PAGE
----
We investigated the effect of multi-modal odor cues on human smell identification performance to inform the development of an adaptive interface for a mobile application. This involved a data elicitation study (N=429) to collect people’s olfactory associations when exposed to nine sample odors. Based on these associations, we then developed a multimodal interface that offered textual, image or combined cues to augment subjects’ odor perception, and 190 new subjects used the interface to identify odors. We found that participants’ smell identification performance increased when the interface offered visual (image and/or text) cues for odor identification. Furthermore, participants experienced the combination of visual and textual cues as most useful and enjoyable. The results of this experiment show that human smell perception can be successfully enhanced with the help of an adaptive odor cue interface.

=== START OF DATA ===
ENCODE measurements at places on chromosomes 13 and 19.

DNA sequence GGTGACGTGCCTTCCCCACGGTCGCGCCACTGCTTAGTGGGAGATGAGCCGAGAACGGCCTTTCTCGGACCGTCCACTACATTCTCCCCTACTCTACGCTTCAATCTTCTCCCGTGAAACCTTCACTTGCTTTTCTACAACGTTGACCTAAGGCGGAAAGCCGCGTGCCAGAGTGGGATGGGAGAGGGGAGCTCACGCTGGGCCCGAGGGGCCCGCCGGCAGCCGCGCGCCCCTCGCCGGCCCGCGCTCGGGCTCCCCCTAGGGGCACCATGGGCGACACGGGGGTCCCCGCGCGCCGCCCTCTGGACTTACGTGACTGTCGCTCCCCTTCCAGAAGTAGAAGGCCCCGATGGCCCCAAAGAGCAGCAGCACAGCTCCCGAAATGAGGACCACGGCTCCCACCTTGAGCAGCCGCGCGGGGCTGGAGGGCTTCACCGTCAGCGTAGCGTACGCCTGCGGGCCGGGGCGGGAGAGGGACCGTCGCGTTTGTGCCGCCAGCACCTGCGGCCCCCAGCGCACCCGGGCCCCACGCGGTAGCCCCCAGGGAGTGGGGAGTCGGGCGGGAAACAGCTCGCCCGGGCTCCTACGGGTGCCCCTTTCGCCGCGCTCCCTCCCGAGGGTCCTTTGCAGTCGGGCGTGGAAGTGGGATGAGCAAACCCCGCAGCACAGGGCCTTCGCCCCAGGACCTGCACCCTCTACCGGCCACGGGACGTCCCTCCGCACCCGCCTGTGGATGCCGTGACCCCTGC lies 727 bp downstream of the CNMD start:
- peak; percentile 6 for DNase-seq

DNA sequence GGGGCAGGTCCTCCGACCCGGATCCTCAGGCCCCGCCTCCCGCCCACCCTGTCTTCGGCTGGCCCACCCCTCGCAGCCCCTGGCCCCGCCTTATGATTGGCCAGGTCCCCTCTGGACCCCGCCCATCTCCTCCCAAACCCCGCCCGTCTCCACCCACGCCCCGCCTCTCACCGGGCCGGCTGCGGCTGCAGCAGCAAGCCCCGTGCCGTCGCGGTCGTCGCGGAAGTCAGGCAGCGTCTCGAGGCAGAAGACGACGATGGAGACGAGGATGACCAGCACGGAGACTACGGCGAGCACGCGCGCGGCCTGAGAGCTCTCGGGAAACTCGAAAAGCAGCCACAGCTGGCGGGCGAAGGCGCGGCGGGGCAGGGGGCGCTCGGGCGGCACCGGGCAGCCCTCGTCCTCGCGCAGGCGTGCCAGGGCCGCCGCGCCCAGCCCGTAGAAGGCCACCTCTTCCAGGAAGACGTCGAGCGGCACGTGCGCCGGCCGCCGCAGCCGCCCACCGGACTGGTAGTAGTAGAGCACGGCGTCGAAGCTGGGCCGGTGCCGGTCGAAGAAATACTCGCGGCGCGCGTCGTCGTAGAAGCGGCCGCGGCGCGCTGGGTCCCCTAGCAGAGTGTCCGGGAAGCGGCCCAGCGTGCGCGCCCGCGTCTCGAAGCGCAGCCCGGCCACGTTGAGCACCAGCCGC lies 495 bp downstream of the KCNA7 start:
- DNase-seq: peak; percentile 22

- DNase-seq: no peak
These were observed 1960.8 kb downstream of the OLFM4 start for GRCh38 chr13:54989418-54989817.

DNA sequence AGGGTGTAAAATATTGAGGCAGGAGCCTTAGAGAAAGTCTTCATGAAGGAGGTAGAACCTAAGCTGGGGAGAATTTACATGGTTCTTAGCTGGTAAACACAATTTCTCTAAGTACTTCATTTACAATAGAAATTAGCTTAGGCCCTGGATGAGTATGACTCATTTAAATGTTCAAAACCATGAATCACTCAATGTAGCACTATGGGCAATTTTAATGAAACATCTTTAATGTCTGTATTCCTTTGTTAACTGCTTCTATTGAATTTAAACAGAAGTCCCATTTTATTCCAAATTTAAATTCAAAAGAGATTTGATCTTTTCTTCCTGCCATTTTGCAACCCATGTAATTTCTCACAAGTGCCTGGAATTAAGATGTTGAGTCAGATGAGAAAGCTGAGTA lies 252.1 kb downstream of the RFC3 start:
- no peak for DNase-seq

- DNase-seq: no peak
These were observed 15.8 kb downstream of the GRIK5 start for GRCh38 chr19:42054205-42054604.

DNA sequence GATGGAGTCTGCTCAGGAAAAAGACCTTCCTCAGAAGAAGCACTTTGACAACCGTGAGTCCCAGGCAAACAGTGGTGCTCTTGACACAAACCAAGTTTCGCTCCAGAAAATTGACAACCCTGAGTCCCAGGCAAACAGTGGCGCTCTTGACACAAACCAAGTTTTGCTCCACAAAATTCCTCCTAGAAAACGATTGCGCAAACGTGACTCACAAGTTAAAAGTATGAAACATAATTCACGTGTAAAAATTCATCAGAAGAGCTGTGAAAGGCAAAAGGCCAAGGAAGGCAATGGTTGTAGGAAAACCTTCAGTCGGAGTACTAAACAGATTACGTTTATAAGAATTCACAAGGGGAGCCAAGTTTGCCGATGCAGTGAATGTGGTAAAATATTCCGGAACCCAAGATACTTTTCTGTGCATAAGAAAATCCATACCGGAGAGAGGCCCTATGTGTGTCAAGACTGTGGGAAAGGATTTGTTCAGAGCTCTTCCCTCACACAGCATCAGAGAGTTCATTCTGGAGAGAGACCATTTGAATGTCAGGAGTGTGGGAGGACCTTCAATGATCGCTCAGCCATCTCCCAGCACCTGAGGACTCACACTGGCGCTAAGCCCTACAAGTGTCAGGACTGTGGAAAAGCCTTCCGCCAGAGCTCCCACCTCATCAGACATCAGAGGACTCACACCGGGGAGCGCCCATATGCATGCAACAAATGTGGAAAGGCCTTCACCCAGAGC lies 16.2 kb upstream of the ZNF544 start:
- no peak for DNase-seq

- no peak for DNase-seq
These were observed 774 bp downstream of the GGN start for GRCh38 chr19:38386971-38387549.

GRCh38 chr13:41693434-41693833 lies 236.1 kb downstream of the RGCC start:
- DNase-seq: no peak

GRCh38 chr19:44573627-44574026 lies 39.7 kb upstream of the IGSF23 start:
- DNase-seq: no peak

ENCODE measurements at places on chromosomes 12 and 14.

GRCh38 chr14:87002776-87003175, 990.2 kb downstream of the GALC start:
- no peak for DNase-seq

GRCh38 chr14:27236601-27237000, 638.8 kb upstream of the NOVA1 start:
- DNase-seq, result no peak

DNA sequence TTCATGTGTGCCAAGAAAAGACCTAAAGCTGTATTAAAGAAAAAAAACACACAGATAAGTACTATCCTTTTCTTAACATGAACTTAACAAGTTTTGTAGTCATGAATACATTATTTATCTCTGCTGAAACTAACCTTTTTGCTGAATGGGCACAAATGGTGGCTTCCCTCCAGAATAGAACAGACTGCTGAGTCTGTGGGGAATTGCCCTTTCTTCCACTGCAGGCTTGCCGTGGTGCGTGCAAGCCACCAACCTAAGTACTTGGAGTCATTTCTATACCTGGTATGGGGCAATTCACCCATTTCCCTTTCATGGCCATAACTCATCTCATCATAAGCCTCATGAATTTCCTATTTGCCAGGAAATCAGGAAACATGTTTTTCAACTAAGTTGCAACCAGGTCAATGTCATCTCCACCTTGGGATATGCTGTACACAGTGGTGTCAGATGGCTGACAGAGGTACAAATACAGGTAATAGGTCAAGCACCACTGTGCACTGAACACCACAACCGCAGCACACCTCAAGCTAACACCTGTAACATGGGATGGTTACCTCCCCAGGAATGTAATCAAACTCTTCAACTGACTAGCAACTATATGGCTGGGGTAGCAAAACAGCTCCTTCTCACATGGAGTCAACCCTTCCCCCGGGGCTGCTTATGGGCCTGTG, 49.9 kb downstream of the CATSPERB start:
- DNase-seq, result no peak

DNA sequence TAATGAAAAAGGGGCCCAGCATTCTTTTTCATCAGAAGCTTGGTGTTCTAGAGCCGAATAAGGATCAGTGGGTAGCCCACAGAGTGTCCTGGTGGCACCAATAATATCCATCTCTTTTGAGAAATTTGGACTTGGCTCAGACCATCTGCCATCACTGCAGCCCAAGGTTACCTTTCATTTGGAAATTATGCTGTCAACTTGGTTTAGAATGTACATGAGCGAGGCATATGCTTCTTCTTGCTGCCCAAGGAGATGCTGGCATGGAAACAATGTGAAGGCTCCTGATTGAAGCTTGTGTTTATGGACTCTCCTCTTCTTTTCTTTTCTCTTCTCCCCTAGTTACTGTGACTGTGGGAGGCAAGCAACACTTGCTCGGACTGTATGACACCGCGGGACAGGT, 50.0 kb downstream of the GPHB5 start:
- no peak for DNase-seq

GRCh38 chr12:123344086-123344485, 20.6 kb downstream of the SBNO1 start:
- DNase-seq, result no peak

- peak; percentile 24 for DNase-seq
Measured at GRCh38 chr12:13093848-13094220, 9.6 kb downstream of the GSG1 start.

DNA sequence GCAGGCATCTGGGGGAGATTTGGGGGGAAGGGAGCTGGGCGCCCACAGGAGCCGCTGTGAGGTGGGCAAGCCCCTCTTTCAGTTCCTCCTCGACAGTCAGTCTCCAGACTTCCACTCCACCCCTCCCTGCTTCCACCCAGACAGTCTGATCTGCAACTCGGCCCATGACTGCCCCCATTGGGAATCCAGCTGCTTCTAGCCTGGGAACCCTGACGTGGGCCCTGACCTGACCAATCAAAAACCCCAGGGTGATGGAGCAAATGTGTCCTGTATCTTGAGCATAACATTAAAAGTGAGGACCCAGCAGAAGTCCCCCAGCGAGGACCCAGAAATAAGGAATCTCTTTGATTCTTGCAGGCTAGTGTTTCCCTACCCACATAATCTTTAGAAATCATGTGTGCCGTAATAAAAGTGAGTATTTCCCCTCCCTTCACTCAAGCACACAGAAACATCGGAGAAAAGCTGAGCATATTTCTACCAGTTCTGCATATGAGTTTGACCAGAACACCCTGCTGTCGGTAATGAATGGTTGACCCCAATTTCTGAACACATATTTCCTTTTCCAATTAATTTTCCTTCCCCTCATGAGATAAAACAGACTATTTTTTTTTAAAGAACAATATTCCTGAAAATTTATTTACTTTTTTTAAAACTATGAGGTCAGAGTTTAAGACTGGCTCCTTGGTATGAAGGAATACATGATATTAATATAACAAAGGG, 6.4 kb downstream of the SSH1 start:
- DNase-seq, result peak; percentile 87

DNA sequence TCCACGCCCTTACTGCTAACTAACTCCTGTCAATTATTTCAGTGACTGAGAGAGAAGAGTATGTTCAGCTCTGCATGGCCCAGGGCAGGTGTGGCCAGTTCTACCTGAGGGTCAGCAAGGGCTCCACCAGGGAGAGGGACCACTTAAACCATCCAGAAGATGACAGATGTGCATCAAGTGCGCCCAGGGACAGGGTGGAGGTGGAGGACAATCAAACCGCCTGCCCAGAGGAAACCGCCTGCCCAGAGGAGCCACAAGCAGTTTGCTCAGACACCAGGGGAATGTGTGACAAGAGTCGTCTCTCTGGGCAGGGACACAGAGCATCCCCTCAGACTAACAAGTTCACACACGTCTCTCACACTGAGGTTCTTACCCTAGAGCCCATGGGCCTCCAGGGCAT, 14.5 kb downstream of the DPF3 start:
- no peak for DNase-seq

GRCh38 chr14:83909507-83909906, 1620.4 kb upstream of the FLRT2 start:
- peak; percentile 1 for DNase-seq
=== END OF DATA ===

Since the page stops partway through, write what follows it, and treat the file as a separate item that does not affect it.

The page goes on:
We have used the results of this study to develop a first prototype of an intelligent interface that automatically generates cues to assist human smell identification. This prototype is based on causal models (Bayesian Networks). We extracted these observation models for a few relevant chemicals. Due to the lack of data, all types of chemicals could not be covered. Nevertheless, we have shown that construction of models supporting detection and localization using human reports is possible.
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